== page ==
“Marching to Christ’s Orders” seems absurd

First a quote that came to mind from Sam Harris (via):

“George Bush says he speaks to god every day, and christians love him for it. If George Bush said he spoke to god through his hair dryer, they would think he was mad. I fail to see how the addition of a hair dryer makes it any more absurd.”

I got my post title from God Discussion and a post quoting a piece from The Progressive about Wisconsin Governor, Scott Walker. I don’t make a point of following American politics (or Canada’s for that matter) but I’ve seen his name in a few places lately, mostly to do with union issues in that state right now.

He doesn’t really come across as sane as Matthew Rothschild paraphrases and quotes parts from a talk Walker gave the Christian Businessmen’s Committee in Madison a couple years ago.

At the talk, Walker stated that he’s been taking orders from Jesus Christ since the age of thirteen and claims that many major decisions he’s made in his life he made thanks to His influence. Christ told him who to marry, where to work, and when to withdraw from the governor race in 2006 –

which he said was a difficult decision.

“My wife and I prayed on it,” he said. “I remember feeling so torn: I just didn’t want to let people down. I said, “Lord, I can’t do this. I can’t let people down.”

But he says he found divine guidance from the daily devotion, which “was about a guy who was a sailor. One of his buddies came along, they were in choppy waters, and the guy was throwing up. He was told, stop looking at the waves, find a point on the horizon. And he did this and it worked.”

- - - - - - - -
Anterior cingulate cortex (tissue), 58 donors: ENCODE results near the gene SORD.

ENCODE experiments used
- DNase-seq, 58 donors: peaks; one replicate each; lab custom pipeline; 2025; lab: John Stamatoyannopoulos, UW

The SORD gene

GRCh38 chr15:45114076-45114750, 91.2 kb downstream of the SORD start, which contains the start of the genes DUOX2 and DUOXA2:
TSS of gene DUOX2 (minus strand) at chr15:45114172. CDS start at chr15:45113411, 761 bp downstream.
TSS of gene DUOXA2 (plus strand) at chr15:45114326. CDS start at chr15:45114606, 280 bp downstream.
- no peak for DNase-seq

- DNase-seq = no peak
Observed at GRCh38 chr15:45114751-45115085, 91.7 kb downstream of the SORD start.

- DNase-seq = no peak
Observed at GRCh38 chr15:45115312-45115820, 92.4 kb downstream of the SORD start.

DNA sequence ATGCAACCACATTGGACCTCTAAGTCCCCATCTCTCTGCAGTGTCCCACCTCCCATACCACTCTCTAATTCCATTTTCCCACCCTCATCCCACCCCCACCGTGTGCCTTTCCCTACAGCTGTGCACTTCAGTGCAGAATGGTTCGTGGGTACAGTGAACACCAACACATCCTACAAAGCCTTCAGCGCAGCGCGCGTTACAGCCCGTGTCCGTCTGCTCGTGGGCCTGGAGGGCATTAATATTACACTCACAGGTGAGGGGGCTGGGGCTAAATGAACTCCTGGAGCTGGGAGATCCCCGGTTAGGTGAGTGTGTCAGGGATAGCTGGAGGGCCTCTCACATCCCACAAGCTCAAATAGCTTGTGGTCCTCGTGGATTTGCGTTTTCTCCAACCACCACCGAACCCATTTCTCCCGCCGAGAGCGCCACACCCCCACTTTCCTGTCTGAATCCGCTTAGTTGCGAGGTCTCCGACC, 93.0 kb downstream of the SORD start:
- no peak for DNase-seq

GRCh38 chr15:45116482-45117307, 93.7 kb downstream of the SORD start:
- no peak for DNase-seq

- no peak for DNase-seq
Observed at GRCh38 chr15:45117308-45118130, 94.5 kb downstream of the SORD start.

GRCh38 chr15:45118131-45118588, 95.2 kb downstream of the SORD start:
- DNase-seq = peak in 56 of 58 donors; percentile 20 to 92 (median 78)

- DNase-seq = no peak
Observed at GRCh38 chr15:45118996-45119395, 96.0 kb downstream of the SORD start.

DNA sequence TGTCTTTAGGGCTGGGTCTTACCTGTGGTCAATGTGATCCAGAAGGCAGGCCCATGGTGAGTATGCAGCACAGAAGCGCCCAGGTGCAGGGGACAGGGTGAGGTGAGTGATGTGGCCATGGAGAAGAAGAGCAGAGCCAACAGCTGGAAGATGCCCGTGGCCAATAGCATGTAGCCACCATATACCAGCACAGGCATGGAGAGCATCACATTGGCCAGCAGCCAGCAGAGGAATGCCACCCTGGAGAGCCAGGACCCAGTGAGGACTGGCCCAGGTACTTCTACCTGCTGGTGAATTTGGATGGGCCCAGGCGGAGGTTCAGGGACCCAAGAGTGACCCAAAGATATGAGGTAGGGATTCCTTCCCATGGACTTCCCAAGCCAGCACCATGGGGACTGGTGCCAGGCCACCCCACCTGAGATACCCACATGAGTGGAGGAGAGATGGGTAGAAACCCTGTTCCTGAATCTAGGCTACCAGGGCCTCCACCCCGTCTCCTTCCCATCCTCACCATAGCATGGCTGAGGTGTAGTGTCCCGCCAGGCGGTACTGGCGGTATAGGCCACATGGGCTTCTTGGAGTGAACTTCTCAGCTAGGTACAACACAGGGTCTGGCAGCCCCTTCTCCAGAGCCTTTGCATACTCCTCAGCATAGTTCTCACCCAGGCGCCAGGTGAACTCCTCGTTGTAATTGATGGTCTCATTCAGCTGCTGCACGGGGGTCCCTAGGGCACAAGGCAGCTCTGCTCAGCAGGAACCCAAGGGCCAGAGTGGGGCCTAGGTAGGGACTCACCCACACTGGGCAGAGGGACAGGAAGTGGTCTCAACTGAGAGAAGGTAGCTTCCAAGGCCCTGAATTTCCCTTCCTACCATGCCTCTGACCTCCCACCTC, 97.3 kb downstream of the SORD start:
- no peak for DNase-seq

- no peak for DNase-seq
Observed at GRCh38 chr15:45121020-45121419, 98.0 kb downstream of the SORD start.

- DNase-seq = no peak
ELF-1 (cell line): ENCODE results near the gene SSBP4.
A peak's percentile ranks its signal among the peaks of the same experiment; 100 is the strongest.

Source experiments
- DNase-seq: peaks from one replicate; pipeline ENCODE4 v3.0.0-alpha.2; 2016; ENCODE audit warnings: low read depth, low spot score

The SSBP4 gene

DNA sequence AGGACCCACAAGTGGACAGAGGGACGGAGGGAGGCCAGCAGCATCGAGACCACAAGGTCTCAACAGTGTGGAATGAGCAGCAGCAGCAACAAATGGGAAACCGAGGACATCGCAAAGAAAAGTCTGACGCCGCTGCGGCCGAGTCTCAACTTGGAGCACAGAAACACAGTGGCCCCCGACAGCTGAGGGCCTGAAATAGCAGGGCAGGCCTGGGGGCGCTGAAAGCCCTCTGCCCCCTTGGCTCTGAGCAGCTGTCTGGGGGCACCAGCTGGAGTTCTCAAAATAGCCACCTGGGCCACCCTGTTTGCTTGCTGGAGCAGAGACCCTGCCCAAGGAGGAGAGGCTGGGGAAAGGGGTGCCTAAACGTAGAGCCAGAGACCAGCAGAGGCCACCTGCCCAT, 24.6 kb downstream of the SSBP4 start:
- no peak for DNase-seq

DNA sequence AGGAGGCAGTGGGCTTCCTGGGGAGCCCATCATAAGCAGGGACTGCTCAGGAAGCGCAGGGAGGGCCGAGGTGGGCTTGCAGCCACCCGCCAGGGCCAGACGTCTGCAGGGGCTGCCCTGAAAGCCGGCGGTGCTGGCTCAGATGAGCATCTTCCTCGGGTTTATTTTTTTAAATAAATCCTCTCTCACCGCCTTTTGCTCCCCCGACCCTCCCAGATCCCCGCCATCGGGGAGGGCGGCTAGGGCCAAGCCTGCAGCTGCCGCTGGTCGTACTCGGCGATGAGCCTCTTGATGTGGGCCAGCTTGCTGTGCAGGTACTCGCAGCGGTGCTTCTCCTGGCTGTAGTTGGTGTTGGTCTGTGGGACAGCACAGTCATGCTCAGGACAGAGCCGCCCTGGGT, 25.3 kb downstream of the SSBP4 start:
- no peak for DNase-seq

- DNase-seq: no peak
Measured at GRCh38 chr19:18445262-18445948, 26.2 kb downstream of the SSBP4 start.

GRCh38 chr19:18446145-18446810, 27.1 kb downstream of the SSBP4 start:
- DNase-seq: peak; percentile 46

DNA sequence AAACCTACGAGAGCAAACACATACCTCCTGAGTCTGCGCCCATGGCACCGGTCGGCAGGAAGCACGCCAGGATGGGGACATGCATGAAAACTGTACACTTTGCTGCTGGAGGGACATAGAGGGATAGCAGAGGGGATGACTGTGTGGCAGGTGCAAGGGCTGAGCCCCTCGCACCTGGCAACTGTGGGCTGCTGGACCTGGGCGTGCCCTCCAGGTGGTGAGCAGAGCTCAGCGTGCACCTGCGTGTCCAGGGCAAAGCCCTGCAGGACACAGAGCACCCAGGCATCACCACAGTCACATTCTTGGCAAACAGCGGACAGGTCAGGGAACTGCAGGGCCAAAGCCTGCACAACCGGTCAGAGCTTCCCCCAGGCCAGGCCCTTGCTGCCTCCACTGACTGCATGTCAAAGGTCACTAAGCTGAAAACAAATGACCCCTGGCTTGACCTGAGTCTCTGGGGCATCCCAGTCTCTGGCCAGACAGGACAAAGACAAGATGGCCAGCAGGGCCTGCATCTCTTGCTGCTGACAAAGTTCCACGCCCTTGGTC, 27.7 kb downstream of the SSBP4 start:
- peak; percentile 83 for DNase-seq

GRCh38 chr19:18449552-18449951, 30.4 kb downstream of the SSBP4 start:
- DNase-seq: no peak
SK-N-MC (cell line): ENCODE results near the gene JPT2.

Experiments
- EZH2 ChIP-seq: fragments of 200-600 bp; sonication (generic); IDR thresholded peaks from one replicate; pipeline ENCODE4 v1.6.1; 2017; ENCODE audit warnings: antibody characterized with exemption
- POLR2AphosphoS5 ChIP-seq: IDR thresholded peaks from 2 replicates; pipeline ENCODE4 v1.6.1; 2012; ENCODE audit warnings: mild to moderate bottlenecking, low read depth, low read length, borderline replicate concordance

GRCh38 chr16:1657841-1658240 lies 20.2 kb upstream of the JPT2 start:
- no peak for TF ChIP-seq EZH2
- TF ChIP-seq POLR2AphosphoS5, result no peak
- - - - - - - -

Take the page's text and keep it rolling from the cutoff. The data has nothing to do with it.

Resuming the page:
Walker took this random page in his devotional to mean Jesus directly pointed out his own choppy sea and told him to get his head on straight. Then he told the audience at this talk that everyone else had to look where he was looking and do what he was doing because it was the only right and proper thing to ever do.

“The way to be complete in life is to fully and unconditionally turn your life over to Christ as your personal lord and savior and to make sure that every step of every day is one that you trust and obey, and keep looking out to the horizon to the path that Christ is calling you to follow and know that ultimately he’s going to take you home both here at home and ultimately far beyond.”

Blah blah blah, yadda yadda, barf.

Rothschild only provides one quote from some opposition here, from Annie Laurie Gaylor, the co-president of the Freedom From Religion Foundation:

“It is frightening that the highest executive in our state suffers from the delusion that God dictates his every move,” she says. “Consider the personal and historic devastation inflicted by fanatics who think they are acting in the name of their deity.”

I guess that also means God isn’t a union man. No surprise there, I guess.

His beliefs here are alarming because this means he winds up believing he’s incapable of making a bad decision. Every choice he makes, every idea he has, everything he utters is coming down the God pipeline so it’s all good and right and what’s meant to be. He’ll never admit to mistakes because he won’t think he made any. He hears the voice of God. He’s a favoured son. He can’t do wrong because everything he wants for his country and the world will be officially sanctioned by his Almighty Lord Jesus Christ.

That should be enough to give anyone nightmares, no matter what they believe.

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Canadian Atheist Basically ordinary Library employee Avid book lover Ditto for movies Wanna-be writer Procrastinator
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